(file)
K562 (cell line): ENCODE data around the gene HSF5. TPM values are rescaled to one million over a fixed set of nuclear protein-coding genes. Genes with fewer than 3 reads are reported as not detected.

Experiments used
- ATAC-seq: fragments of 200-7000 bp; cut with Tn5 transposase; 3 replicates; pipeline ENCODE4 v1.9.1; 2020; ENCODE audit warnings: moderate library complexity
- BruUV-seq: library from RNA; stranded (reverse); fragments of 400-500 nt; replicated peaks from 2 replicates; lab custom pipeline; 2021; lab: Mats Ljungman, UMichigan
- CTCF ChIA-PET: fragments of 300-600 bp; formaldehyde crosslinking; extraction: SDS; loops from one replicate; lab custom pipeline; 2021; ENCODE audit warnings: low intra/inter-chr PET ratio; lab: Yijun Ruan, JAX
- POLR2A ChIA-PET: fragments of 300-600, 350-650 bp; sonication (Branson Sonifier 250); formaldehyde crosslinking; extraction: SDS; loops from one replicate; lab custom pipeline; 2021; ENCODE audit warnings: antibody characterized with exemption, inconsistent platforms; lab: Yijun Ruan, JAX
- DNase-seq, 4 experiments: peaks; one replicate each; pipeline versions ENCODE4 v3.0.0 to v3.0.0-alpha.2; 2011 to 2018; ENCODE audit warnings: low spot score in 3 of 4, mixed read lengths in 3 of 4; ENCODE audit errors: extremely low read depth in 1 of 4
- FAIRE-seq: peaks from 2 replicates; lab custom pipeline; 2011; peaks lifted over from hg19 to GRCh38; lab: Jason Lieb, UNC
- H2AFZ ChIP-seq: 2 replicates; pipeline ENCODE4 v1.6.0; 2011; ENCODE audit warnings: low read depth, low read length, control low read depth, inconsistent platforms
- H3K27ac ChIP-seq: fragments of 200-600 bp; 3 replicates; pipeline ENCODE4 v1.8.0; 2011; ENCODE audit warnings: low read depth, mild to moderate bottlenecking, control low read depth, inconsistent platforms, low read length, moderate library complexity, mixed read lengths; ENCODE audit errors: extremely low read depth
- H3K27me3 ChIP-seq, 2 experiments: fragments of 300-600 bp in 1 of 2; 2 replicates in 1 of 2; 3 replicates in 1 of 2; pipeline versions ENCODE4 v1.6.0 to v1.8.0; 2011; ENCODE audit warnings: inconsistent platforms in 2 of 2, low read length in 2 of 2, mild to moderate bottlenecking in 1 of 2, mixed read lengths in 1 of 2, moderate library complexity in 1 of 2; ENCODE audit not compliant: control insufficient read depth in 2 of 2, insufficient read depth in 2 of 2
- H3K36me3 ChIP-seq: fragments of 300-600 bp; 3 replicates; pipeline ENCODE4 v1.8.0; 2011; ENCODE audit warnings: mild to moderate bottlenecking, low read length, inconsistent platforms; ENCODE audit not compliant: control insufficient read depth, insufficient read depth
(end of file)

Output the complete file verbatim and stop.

K562 (cell line): ENCODE data around the gene HSF5. TPM values are rescaled to one million over a fixed set of nuclear protein-coding genes. Genes with fewer than 3 reads are reported as not detected.

Experiments used
- ATAC-seq: fragments of 200-7000 bp; cut with Tn5 transposase; 3 replicates; pipeline ENCODE4 v1.9.1; 2020; ENCODE audit warnings: moderate library complexity
- BruUV-seq: library from RNA; stranded (reverse); fragments of 400-500 nt; replicated peaks from 2 replicates; lab custom pipeline; 2021; lab: Mats Ljungman, UMichigan
- CTCF ChIA-PET: fragments of 300-600 bp; formaldehyde crosslinking; extraction: SDS; loops from one replicate; lab custom pipeline; 2021; ENCODE audit warnings: low intra/inter-chr PET ratio; lab: Yijun Ruan, JAX
- POLR2A ChIA-PET: fragments of 300-600, 350-650 bp; sonication (Branson Sonifier 250); formaldehyde crosslinking; extraction: SDS; loops from one replicate; lab custom pipeline; 2021; ENCODE audit warnings: antibody characterized with exemption, inconsistent platforms; lab: Yijun Ruan, JAX
- DNase-seq, 4 experiments: peaks; one replicate each; pipeline versions ENCODE4 v3.0.0 to v3.0.0-alpha.2; 2011 to 2018; ENCODE audit warnings: low spot score in 3 of 4, mixed read lengths in 3 of 4; ENCODE audit errors: extremely low read depth in 1 of 4
- FAIRE-seq: peaks from 2 replicates; lab custom pipeline; 2011; peaks lifted over from hg19 to GRCh38; lab: Jason Lieb, UNC
- H2AFZ ChIP-seq: 2 replicates; pipeline ENCODE4 v1.6.0; 2011; ENCODE audit warnings: low read depth, low read length, control low read depth, inconsistent platforms
- H3K27ac ChIP-seq: fragments of 200-600 bp; 3 replicates; pipeline ENCODE4 v1.8.0; 2011; ENCODE audit warnings: low read depth, mild to moderate bottlenecking, control low read depth, inconsistent platforms, low read length, moderate library complexity, mixed read lengths; ENCODE audit errors: extremely low read depth
- H3K27me3 ChIP-seq, 2 experiments: fragments of 300-600 bp in 1 of 2; 2 replicates in 1 of 2; 3 replicates in 1 of 2; pipeline versions ENCODE4 v1.6.0 to v1.8.0; 2011; ENCODE audit warnings: inconsistent platforms in 2 of 2, low read length in 2 of 2, mild to moderate bottlenecking in 1 of 2, mixed read lengths in 1 of 2, moderate library complexity in 1 of 2; ENCODE audit not compliant: control insufficient read depth in 2 of 2, insufficient read depth in 2 of 2
- H3K36me3 ChIP-seq: fragments of 300-600 bp; 3 replicates; pipeline ENCODE4 v1.8.0; 2011; ENCODE audit warnings: mild to moderate bottlenecking, low read length, inconsistent platforms; ENCODE audit not compliant: control insufficient read depth, insufficient read depth